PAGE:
Protein behövs för muskelbyggnad
Did you know that a sport horse needs about 1000-1200 grams proteins a day? An average horse will take in approximately 9 kg of feeding stuff a day. At least one kilo of this should consist of protein. “This is almost nowhere the case and it forms the basis of many problems, especially in competition horses,” explains Pavo nutrition expert Rob Krabbenborg.
Every horse owner knows by now that roughage is the most important part of the horse’s diet. Sport horses, which are usually kept stabled between training sessions, are fed with hay and silage.
A worrying trend
Pave has had roughage samples tested for the last ten years from all over the Netherlands and Germany. A worrying trend is becoming apparent. “We see ever rougher and poorer material, because farmers use less and less fertilizers. The energy levels are decreasing and the proteins content goes down even faster. Low energy roughage is a solution for a large group of horses. You can feed it unlimited. If these horses are used only as leisure horses, they get ample nutrients when given a small addition of basic feedstuff or a vitamin and mineral supplement. However, things are entirely different when a horse needs to perform.
In collaboration with top veterinainians
“I am convinced that most competition horses do not get sufficient energy and protein. The concentrate feed does not replenish the shortages sufficiently. Even if you give a high quality roughage, you will not reach the correct values. That was for us the reason to develop a new product,” says Krabbenborg. In doing so, Pavo sought collaboration with veterinary clinic Bodegraven where a lot of competition horses are supervised.
Teun Sterk, equine veterinarian from the Bodegraven clinic explains how to use this muesli. “If you replace a part of your normal concentrate feed by Pavo TopSport, you will restore the balance in the entire ration. Pavo TopSport contains 20 percent high quality proteins from soya bean and 18 percent oil. This provides energy for endurance performances but does not result in lactic acids during the metabolic process. It also contains extra vitamin E to prevent muscle acidification.”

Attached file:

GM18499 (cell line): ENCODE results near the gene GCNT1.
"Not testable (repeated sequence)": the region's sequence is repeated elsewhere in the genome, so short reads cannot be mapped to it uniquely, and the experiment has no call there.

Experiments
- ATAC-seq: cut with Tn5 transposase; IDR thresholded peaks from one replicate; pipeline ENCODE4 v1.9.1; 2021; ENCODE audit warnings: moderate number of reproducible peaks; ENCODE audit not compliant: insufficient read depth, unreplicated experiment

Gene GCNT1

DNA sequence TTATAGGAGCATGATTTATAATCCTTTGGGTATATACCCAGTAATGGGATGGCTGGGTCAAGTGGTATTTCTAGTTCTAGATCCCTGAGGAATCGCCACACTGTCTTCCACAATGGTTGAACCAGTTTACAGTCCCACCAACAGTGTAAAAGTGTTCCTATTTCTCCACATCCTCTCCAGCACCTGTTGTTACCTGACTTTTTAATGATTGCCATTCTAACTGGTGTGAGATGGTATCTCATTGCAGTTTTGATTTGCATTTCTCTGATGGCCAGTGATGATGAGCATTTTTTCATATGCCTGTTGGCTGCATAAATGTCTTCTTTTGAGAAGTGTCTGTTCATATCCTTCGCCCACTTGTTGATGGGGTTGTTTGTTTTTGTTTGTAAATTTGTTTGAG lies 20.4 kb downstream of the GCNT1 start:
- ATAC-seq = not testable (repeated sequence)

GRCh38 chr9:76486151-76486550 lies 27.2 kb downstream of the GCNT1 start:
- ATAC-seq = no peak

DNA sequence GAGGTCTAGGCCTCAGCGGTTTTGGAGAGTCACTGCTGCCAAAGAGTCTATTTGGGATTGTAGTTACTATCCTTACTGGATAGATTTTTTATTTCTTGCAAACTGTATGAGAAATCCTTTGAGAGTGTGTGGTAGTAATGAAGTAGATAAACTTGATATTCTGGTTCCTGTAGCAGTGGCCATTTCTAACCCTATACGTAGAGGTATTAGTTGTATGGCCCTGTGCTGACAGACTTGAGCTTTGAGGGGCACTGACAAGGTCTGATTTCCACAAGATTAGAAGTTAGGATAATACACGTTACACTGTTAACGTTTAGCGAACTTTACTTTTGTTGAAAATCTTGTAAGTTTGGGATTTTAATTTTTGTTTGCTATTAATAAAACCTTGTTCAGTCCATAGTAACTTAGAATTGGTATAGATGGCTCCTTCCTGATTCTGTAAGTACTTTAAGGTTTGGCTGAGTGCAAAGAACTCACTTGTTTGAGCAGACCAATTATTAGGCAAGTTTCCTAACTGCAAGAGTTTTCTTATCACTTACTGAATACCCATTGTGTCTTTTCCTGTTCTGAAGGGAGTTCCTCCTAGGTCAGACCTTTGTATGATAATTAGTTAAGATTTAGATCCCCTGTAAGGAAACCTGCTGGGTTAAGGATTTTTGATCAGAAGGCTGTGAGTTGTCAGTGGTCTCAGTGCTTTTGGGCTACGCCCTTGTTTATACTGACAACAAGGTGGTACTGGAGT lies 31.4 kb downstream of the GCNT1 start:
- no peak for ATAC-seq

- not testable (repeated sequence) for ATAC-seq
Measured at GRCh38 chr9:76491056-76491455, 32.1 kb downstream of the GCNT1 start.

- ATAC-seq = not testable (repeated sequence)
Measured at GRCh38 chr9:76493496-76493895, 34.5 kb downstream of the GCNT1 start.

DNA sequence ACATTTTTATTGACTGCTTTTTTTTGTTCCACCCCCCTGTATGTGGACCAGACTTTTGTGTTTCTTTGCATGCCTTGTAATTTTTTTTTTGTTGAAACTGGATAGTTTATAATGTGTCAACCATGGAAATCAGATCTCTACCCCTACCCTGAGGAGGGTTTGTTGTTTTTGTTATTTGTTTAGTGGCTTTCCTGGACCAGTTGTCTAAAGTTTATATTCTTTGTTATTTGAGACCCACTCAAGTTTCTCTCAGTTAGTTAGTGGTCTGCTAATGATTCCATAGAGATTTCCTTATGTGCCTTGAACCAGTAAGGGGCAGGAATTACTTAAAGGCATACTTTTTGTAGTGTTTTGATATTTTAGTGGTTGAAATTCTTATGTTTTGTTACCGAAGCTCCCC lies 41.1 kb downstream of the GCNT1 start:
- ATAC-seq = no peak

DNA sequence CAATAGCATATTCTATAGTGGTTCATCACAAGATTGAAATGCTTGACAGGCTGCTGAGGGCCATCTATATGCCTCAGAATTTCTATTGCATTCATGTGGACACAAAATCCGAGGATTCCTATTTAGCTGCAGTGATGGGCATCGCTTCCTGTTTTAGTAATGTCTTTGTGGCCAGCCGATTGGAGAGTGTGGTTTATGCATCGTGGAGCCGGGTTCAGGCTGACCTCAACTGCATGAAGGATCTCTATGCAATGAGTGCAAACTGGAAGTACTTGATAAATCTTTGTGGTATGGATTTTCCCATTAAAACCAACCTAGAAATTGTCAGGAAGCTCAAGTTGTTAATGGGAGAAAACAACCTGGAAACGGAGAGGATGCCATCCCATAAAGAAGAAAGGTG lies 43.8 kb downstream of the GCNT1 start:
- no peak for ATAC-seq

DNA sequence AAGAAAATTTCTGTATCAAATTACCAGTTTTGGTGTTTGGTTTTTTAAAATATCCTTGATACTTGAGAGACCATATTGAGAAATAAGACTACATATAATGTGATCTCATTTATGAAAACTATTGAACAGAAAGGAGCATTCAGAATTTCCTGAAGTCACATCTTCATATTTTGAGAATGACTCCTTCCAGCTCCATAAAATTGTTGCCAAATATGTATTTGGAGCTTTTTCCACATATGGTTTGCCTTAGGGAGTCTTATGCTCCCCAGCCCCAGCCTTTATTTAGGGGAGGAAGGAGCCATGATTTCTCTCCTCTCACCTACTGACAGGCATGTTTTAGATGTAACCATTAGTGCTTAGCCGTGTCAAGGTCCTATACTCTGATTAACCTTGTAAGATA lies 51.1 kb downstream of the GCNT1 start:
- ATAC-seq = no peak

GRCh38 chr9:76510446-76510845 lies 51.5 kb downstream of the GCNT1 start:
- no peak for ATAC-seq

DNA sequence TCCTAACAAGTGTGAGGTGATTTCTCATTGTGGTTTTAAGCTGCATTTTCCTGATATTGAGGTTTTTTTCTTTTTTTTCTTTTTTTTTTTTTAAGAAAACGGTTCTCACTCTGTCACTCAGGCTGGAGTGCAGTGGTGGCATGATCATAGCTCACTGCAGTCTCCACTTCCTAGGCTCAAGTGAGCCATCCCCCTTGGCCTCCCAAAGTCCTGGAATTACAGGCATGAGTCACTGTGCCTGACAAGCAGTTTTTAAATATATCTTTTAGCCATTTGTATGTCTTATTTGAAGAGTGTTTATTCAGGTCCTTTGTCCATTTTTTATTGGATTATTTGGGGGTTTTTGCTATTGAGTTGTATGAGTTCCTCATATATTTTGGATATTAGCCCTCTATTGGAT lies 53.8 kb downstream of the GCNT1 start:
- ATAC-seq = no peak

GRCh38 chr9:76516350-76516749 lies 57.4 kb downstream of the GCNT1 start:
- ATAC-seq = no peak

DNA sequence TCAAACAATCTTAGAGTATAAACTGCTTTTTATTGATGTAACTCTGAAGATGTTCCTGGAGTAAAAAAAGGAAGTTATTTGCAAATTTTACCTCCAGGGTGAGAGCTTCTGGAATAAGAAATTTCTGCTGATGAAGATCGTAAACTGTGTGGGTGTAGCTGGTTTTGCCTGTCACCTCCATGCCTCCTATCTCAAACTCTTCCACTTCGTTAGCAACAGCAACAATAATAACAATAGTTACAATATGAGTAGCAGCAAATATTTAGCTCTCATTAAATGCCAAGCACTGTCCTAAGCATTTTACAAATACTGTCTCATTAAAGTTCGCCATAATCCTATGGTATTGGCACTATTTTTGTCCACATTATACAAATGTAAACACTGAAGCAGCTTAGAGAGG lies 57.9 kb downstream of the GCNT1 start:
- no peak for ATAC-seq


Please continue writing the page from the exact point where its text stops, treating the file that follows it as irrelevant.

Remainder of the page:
The right balance
Krabbenborg: “The right balance is also extremely important. The composition makes a difference.” Soya beans are an excellent source of proteins for horses. In addition, the developers looked also for an ingredient which delivers energy for an endurance performance. This was found in the form of oil from extruded linseed. A vitamin and mineral supplement is important for the right balance. And a small quantity of cane molasses is necessary to bind the product and make it palatable. All this resulted in a muesli mixture with the name Pavo TopSport.
“The right feed can make a huge difference in top sport.” This is the opinion of equine veterinarian Drs. Teun Sterk from Bodegraven clinic. Specialized supervision of competition horses is a large part of his job - and of his colleagues. They do not only treat horses, but do also a lot of preventative work.
Not every examination of a sport horse is caused by a problem. For horses that compete at the highest level, the supervision starts with drafting a ‘performance profile’ in order to monitor the horse’s health. By doing so, small problems are detected timely, before they develop into injuries that keep a horse away from competition for a longer period of time.
Do you know what the protein content of you roughage is?
If the horse's performance is disappointing, we also examine the horse’s diet. Proteins is an important ingredient. Equine veterinarian Teun Sterk: “Many sport horses do not get enough protein. The reason for this is that often people do not know what the protein content of their roughage is. Analysis of roughage is therefore a precondition.” According to Sterk, it is hard to see from the outside whether the horse gets sufficient proteins or not. “Sometimes you will see that the muscles of the top line are not well developed. Whether a horse is too skinny or too fat does not mean anything. Poor, hard to digest hay gives a fat belly, but doesn’t provide any energy.
In addition, I see particularly in the dressage too fat horses with too little muscles. The rider should hear the alarm bells ring if the horse does not keep up with the training exercise, suffers from muscle acidification or is not eager to work. This can already start with sulky or irritated behaviour when the rider is saddling up. An extra scoop of feed or giving just any supplement is not the solution. Give the horse a full check-up, in order to find out what the cause is. Adjusting the diet, or scrupulously assessing the diet and possibly adjusting it, is part of the total approach.”